Governor’s Update: Arkansas COVID-19 cases at 335; aid requested for health care workers, providers

Arkansas Governor Asa Hutchinson was joined by members of his cabinet to update citizens on the coronavirus/COVID-19 pandemic on Thursday.

Click below to listen to the entire address:

Governor Hutchinson announces proposal to protect and support health care professionals, public and providers

LITTLE ROCK – The Arkansas Department of Human Services (DHS) is submitting a Medicaid Section 1115 Demonstration Project (“waiver”) to the federal Centers for Medicare and Medicaid Services (CMS) to provide support to Arkansans in response to the COVID-19 outbreak, Governor Asa Hutchinson announced at a news conference Thursday. 
The waiver will provide $116 million in additional Medicaid funding to support a number of initiatives to protect Arkansas health care workers and their patients and to support health care providers. Additional funding is aimed at helping the Long-term Services and Supports (LTSS) sector to ensure Arkansas’s vulnerable populations continue to receive care whether they reside in facilities or in their homes. The initiatives also provide additional support to rural hospitals, independent physician practices, and other Medicaid providers struggling as a result of the COVID-19 public health emergency. 
This new waiver is just one piece of federal and state efforts to help our hospitals, nursing homes, and physicians. Regulatory relief and additional payments to providers will also be provided through federal legislation.
To accomplish the specific goals of this waiver, the state is requesting approval for federal funding to support the care continuity initiatives which include:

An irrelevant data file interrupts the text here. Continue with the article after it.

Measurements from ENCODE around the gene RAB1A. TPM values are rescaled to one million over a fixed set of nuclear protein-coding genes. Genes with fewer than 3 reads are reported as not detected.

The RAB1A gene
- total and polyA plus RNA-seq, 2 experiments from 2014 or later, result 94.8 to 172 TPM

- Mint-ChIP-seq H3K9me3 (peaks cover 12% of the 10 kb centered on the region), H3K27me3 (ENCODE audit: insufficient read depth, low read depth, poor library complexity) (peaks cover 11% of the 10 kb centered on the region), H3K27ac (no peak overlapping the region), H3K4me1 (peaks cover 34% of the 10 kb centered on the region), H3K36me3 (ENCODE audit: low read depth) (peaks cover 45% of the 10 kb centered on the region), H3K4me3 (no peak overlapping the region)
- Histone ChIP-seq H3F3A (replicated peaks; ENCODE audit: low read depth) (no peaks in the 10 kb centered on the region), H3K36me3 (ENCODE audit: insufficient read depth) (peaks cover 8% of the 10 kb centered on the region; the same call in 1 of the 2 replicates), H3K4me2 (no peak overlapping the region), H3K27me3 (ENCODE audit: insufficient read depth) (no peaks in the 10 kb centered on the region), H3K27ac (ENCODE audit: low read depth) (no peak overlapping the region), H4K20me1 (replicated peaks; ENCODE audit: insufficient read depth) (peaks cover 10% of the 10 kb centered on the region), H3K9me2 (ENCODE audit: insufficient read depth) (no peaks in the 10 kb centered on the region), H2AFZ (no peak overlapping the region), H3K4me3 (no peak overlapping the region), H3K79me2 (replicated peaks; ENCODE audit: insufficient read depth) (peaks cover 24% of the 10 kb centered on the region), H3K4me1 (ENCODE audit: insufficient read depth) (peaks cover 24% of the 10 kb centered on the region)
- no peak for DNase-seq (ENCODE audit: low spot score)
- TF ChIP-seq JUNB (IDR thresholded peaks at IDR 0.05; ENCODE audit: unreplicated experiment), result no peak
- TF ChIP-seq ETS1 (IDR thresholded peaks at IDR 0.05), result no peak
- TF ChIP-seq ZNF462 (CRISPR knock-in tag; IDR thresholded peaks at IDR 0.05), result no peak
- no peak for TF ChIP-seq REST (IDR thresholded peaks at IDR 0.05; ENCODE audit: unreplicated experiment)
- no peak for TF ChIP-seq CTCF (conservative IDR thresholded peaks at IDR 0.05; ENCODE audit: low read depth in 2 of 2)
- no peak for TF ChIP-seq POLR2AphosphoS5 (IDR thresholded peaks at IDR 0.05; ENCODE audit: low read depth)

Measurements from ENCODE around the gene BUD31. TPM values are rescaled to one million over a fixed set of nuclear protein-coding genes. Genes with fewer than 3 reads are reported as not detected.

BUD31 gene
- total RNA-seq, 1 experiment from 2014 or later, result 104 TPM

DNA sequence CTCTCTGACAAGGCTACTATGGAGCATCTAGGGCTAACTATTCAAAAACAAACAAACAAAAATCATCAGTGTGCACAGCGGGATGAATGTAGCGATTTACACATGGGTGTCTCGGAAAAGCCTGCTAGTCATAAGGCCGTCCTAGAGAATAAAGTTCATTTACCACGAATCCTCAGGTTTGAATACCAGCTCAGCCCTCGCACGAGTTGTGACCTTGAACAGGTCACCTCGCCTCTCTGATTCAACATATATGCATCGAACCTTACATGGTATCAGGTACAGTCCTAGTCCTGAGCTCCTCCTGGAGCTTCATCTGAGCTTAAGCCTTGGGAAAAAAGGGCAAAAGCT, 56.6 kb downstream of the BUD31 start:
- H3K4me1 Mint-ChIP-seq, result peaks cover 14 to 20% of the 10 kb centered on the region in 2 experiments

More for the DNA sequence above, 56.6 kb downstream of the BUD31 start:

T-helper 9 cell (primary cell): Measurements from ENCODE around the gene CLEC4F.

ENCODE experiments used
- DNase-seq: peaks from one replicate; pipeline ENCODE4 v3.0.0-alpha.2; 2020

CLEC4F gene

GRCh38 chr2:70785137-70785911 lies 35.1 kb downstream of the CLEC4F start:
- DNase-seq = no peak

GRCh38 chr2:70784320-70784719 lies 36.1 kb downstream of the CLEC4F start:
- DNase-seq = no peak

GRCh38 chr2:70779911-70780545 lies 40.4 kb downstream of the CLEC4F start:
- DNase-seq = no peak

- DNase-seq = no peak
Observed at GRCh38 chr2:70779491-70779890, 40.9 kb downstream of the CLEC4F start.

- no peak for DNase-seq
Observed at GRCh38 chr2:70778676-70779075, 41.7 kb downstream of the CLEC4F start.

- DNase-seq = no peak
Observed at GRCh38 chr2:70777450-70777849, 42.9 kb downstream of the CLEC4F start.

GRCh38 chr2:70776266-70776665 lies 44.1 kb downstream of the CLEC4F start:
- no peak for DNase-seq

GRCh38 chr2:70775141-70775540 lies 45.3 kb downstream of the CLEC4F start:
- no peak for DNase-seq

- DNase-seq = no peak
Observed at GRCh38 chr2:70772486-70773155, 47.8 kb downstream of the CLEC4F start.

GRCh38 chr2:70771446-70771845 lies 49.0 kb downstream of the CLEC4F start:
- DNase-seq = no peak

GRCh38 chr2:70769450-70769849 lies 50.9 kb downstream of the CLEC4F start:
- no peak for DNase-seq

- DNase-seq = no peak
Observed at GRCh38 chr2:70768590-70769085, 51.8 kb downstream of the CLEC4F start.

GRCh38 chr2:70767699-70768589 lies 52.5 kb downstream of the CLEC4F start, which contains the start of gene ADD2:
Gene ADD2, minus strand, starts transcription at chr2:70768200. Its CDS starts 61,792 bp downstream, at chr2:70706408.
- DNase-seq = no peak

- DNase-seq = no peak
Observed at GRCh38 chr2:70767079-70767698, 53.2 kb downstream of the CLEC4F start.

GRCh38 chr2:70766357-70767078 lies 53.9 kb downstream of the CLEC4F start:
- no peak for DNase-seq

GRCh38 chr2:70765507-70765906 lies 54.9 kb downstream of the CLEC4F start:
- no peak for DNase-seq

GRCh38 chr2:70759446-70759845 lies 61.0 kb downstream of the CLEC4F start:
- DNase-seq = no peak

• Environmental modifications payments to eligible hospitals, independent physicians, rural health clinics, and behavioral health agencies to modify their facilities to add protective features such as drive-through testing or to reconfigure patient intake areas to allow for adequate social distancing or the purchase or lease of specialized equipment.
  • New flexibility and financial support to allow health care providers to adjust operations that are unique to their clinic so that they can continue to safely provide face-to-face services. This may include extending clinic hours or shifting schedules to accommodate sick visits versus healthy visits.
  • Payments to expand and upgrade telemedicine and to provide non-emergency transportation so that patients may continue to connect with health care providers.
  • Additional pay for health care workers who provide direct long-term services and supports (LTSS) in institutions as well as in homes.  This would be an additional $250 per week for non-physician direct-care workers and $500 per week for non-physician direct-care workers who are employed in a facility that treats COVID-19 patients.
  • Additional payments to nursing facilities that treat a disproportionate share of COVID-19 patients.
With this additional funding, providers will have the flexibility to continue efficiently responding to the needs of Arkansans in ways that Medicaid does not typically finance. This method of structuring payments also ensures program integrity, as DHS must approve the request for funding in advance. 
To help prevent negative impacts to the physical and mental health of a Medicaid-eligible child in foster care, DHS would also provide an additional monthly payment of $500 to all foster families during the emergency period. 
“Health care today cannot be delivered as it was just two weeks ago,” Governor Hutchinson said at the news conference. “Hospitals, clinics, pharmacies, residential facilities, other licensed practitioners must now re-engineer their practice patterns to protect the lives of their patients and their employees. This proposal places a particular emphasis on Arkansas’s rural providers who face even greater challenges due to distance and less infrastructure compared to more populous areas.”
Cindy Gillespie, Secretary of DHS, joined the Governor at the news conference. 
“This is designed to address COVID-19 related expenses that are hitting small hospitals, independent physicians, community providers,” Gillespie said. “These are things that Medicaid normally can’t pay for, and will help ensure continuity of care at a very critical time for Arkansans.”